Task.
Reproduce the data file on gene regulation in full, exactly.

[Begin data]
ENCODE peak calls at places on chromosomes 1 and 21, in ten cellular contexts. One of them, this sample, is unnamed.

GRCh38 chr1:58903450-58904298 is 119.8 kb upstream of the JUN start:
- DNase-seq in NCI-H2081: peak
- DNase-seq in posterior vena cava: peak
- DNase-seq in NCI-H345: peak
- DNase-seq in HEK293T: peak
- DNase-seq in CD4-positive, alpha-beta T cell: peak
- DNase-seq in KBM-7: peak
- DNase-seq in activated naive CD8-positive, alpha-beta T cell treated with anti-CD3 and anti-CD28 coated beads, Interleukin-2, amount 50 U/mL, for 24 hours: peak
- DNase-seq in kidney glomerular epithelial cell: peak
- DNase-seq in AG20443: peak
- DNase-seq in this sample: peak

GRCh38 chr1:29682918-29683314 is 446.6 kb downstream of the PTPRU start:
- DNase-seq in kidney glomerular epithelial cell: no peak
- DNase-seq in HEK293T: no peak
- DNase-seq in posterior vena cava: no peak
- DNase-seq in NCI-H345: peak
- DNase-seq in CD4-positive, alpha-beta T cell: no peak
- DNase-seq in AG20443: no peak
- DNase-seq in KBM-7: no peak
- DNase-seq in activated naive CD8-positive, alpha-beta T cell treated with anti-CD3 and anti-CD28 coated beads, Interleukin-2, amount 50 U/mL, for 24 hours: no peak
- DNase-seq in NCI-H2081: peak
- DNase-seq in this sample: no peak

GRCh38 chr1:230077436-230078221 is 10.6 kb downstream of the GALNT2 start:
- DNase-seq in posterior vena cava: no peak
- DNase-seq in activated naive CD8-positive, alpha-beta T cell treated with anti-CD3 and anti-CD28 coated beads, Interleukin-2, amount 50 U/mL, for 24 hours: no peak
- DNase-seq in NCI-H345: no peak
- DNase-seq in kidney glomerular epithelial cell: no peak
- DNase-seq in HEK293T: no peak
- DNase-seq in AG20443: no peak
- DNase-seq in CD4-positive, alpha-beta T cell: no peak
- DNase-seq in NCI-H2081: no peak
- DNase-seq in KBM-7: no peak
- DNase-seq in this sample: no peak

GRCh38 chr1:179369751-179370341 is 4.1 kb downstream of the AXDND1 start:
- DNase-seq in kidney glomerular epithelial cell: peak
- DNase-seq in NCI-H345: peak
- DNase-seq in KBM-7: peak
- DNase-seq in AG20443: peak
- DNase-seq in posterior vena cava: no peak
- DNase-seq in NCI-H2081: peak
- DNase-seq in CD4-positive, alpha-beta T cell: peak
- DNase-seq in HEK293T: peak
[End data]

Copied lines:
ENCODE peak calls at places on chromosomes 1 and 21, in ten cellular contexts. One of them, this sample, is unnamed.

GRCh38 chr1:58903450-58904298 is 119.8 kb upstream of the JUN start:
- DNase-seq in NCI-H2081: peak
- DNase-seq in posterior vena cava: peak
- DNase-seq in NCI-H345: peak
- DNase-seq in HEK293T: peak
- DNase-seq in CD4-positive, alpha-beta T cell: peak
- DNase-seq in KBM-7: peak
- DNase-seq in activated naive CD8-positive, alpha-beta T cell treated with anti-CD3 and anti-CD28 coated beads, Interleukin-2, amount 50 U/mL, for 24 hours: peak
- DNase-seq in kidney glomerular epithelial cell: peak
- DNase-seq in AG20443: peak
- DNase-seq in this sample: peak

GRCh38 chr1:29682918-29683314 is 446.6 kb downstream of the PTPRU start:
- DNase-seq in kidney glomerular epithelial cell: no peak
- DNase-seq in HEK293T: no peak
- DNase-seq in posterior vena cava: no peak
- DNase-seq in NCI-H345: peak
- DNase-seq in CD4-positive, alpha-beta T cell: no peak
- DNase-seq in AG20443: no peak
- DNase-seq in KBM-7: no peak
- DNase-seq in activated naive CD8-positive, alpha-beta T cell treated with anti-CD3 and anti-CD28 coated beads, Interleukin-2, amount 50 U/mL, for 24 hours: no peak
- DNase-seq in NCI-H2081: peak
- DNase-seq in this sample: no peak

GRCh38 chr1:230077436-230078221 is 10.6 kb downstream of the GALNT2 start:
- DNase-seq in posterior vena cava: no peak
- DNase-seq in activated naive CD8-positive, alpha-beta T cell treated with anti-CD3 and anti-CD28 coated beads, Interleukin-2, amount 50 U/mL, for 24 hours: no peak
- DNase-seq in NCI-H345: no peak
- DNase-seq in kidney glomerular epithelial cell: no peak
- DNase-seq in HEK293T: no peak
- DNase-seq in AG20443: no peak
- DNase-seq in CD4-positive, alpha-beta T cell: no peak
- DNase-seq in NCI-H2081: no peak
- DNase-seq in KBM-7: no peak
- DNase-seq in this sample: no peak

GRCh38 chr1:179369751-179370341 is 4.1 kb downstream of the AXDND1 start:
- DNase-seq in kidney glomerular epithelial cell: peak
- DNase-seq in NCI-H345: peak
- DNase-seq in KBM-7: peak
- DNase-seq in AG20443: peak
- DNase-seq in posterior vena cava: no peak
- DNase-seq in NCI-H2081: peak
- DNase-seq in CD4-positive, alpha-beta T cell: peak
- DNase-seq in HEK293T: peak